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and Ian showed me photos of an 18-pounder that he had caught last winter at Beccles, on a mackerel tail.
I figured that a ‘sleeper’ pike rod, set on an alarm just upstream of my roach swim, was worth trying. ‘Nothing ventured, nothing gained,’ as the old saying goes.
Ian's rig featured a 5AAA waggler on 2.6 lb main line and a 0.10 mm hook length bearing a size 18 Drennan Carbon Match hook.
Even with the river low and running out, there’s 7 ft of water down the middle, so he added eight No.8 shot down the line, six in a slightly spread bulk, at mid to two-thirds depth, and two droppers further down.
Unusually in the modern era, Ian not only makes his own wagglers, but also prefers sarkanda reed to peacock quill for their construction, because it is a straighter and slimmer.
After every cast, he fed a pouchful of hemp and casters. Amounts would vary according to how the fish responded as the session progressed, with more hemp fed on a good day.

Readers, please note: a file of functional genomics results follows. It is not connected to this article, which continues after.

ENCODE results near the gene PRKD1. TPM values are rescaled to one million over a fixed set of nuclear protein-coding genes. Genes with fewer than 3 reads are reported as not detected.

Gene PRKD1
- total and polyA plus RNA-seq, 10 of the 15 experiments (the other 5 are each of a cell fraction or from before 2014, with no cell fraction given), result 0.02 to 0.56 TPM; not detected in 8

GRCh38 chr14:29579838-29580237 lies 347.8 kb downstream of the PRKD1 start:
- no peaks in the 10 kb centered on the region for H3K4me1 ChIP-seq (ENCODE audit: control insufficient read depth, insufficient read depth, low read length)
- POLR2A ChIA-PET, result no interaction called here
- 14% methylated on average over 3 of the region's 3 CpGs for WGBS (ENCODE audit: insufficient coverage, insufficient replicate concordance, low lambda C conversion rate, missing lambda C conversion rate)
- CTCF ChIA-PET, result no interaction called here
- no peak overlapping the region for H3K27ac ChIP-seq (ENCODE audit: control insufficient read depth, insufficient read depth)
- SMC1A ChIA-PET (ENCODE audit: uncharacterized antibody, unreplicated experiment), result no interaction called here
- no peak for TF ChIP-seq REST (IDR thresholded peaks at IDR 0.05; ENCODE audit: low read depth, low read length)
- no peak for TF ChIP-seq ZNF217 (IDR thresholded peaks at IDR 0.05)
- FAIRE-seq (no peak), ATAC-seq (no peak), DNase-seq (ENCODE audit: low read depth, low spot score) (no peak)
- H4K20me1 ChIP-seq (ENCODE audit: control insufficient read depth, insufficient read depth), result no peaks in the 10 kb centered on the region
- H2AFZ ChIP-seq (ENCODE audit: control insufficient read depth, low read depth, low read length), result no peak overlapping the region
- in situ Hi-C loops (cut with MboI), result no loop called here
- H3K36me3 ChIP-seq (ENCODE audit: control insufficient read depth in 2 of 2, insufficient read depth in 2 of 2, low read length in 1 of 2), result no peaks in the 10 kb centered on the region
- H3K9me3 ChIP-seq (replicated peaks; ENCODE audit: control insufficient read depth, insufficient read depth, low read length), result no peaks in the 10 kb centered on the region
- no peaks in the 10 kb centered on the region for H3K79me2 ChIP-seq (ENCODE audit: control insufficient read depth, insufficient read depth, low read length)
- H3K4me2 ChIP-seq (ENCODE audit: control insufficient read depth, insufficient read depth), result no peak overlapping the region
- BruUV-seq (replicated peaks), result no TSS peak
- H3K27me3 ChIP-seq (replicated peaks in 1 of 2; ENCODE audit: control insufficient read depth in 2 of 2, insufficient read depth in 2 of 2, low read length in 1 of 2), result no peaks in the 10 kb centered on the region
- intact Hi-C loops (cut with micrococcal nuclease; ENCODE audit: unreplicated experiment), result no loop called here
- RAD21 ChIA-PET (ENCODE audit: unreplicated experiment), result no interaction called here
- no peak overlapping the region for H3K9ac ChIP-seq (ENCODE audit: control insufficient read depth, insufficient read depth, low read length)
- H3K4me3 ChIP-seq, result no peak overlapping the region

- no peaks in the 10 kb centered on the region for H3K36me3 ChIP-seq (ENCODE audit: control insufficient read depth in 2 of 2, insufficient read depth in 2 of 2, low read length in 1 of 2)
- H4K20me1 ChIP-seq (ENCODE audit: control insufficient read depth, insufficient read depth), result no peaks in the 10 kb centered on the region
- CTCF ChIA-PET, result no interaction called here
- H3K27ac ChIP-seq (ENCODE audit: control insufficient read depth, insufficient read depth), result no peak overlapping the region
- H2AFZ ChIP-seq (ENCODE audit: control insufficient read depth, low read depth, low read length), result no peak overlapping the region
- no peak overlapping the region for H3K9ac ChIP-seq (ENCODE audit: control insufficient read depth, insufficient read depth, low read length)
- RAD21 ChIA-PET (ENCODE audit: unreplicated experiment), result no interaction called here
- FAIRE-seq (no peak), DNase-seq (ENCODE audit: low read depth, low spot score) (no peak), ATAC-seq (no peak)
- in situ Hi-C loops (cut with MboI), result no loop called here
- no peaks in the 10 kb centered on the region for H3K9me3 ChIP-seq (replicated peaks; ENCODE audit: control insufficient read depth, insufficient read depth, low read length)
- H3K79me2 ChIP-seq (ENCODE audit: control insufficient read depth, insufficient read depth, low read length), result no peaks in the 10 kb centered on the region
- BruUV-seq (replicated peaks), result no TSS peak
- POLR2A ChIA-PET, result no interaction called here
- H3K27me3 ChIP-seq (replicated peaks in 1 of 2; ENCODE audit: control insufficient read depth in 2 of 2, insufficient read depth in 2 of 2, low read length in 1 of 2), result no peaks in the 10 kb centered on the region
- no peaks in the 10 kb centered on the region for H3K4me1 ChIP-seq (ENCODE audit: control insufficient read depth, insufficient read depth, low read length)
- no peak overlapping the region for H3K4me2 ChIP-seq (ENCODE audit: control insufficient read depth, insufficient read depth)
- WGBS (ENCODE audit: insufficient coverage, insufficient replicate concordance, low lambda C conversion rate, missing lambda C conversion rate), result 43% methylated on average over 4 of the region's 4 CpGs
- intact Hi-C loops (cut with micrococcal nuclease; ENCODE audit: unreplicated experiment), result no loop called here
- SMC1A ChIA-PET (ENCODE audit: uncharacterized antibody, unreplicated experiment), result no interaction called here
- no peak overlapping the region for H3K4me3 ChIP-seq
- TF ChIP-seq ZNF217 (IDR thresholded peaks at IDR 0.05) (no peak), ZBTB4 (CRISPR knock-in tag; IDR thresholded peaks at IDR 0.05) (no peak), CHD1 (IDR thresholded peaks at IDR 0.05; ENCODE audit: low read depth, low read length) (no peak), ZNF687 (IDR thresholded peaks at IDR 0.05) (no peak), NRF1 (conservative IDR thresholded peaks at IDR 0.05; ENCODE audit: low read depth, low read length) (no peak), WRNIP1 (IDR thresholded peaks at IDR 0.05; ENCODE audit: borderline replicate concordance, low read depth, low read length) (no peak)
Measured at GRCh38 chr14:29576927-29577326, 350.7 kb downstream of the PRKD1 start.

Making regular depth and shotting adjustments, to match the falling depth, Ian alternated caster and maggot on the hook, catching roach in the 2-8 oz range in fits and starts over the first two hours.
The tares and sweetcorn on his bait tray, both radical winter roach hook baits, remained unused. Ian was keeping his
‘big guns’ back until the tide turned, when he’d also consider stepping up hook size to a 16 if the response was good.
Meanwhile, my own progress had been slower. I’d gone for a slightly heavier 3SSG peacock waggler with just four No.8s equally spread from float to hook. Feed, hook size and hook baits were identical to Ian’s.
My first fish was a 4 oz roach, followed by a few smaller redfins, a dace and a 4 oz perch. But all too soon my bites dried up, and after hooking a swan mussel, I sussed I was fishing too deep.
After shallowing up, bites returned, and a purple patch brought me four roach in six trots, including a 12 oz beauty.
Mindful of the need to take some photographs, I reluctantly hung up the waggler and wound in my motionless pike rod. The rain had stopped, the light was far better, and Ian’s prediction of better sport on the flood tide was a tasty prospect.
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1Ian leaves a 1 cm gap between his waggler’s locking shot. “The rig hangs straighter in the water, and you hit more bites,” he declares.